Your feelings of lacking are only in comparison to someone else’s having. But the only way you can feel sorry for not having is if you relinquish your power to get and do what you want. Don’t give away your power. Stop looking out at what you don’t have, and start appreciating and capitalizing on what you do have. You don’t have to be content where you are to appreciate what you have; it’s possible to feel gratitude and ambition at the same, miraculous time.

Contentment has nothing to do with acquiring. It’s all about accepting the ever-present possibility of right now, right here. A wise woman starts doing what she can, with what she has, where she is.

Competing for who has the worst circumstances

Do you ever feel that conversations with your girlfriends devolve into a contest of who faces worse circumstances? One person starts the complaint thread, “I am like the dumbest person in the office, it’s a joke.” Then everyone else follows suit, first by complimenting her: “Ugh, no. You are so smart and responsible, you could find a new job in like no time” which is great feedback! Until they desecrate themselves: “I on the other hand am probably destined to be an assistant for the rest of my life. I hate my life.”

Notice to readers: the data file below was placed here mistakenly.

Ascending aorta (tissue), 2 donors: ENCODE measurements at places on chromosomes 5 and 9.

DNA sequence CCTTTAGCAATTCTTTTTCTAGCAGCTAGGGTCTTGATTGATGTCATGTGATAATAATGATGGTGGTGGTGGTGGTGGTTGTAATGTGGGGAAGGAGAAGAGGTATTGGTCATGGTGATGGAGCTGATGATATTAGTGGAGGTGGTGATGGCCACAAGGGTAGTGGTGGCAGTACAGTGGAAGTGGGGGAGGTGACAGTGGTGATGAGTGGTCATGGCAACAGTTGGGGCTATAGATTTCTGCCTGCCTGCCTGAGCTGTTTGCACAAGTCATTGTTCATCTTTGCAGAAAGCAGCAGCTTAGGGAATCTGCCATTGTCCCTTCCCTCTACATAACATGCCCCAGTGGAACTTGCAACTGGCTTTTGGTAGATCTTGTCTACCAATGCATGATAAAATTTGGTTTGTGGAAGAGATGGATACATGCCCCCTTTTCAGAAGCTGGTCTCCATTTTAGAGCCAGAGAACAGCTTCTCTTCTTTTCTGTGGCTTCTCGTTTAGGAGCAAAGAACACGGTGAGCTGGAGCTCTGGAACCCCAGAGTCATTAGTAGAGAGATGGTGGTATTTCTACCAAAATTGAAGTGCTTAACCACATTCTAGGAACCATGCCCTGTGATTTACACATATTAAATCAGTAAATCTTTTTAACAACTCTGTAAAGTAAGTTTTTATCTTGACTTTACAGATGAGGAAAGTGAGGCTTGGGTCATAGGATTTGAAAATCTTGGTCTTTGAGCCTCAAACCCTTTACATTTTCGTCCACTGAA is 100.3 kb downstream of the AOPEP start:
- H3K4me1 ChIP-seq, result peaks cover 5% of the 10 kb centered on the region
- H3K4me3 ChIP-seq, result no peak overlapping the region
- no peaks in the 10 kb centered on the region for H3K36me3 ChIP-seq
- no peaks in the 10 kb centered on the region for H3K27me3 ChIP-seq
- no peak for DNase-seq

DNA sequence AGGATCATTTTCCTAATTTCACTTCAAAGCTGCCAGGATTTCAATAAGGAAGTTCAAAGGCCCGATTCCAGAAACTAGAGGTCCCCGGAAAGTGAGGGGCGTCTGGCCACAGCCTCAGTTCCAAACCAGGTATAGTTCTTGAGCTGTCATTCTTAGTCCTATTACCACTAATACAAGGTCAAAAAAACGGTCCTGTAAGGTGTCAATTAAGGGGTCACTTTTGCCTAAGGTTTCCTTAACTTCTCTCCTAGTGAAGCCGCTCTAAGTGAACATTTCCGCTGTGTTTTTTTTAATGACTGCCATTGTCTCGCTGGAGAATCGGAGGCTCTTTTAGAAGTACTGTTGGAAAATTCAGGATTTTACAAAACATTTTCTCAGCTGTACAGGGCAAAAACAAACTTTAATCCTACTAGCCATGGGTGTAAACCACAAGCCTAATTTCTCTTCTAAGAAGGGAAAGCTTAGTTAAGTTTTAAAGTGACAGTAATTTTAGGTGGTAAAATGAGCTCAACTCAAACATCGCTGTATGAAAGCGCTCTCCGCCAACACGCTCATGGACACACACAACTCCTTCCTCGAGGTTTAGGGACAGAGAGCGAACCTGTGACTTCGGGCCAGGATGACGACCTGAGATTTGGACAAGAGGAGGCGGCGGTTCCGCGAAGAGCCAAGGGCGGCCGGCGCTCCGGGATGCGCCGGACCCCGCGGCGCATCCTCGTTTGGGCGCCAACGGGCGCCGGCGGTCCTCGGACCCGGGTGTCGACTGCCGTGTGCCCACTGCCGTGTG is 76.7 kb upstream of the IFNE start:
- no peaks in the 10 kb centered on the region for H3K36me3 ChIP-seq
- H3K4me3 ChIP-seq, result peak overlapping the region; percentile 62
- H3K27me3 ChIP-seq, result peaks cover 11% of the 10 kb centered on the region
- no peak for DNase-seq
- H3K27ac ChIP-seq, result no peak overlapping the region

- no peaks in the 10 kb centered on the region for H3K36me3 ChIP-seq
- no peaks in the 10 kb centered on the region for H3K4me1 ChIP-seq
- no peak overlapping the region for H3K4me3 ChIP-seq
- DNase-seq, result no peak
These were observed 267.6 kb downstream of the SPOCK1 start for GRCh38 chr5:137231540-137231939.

This does not count as a positive, constructive, or friendship-deepening conversation. What are we doing with our time together if all we’re doing is bidding for biggest complaint? Why isn’t our aim to praise each other individually without diminishing ourselves in the process, or by comparison?

It’s ok to admit insecurities, in fact it can be empowering, but it’s not acceptable to perpetuate a cycle of negative self-talk. If you hear your friend talk about herself like this, stop her and offer a no-strings-attached call to action: “Don’t talk about yourself like that. You are beautiful and perfect and I love you and I won’t let you diminish your worth.”

Addressing each other in uninspired ways

This is a point made known to me by Ann Friedman in her interview with the incredible women of the SheDoes podcast. Not only do we need to improve how we speak to each other in person and in online conversations, but also how we interact. This starts with the way we approach strangers especially. What do you think would happen if we start every female-to-female interaction with the assumption that – regardless of the way she dresses or carries herself – she is an intelligent and passionate individual who takes it upon herself to be informed? And then, even if we found her to have different interests or priorities than ourselves, what if we relentlessly continued to treat her with respect and with the knowledge that she is admirable and worthy of our affection? What if we stayed true to these two acting principles all the time, no matter what?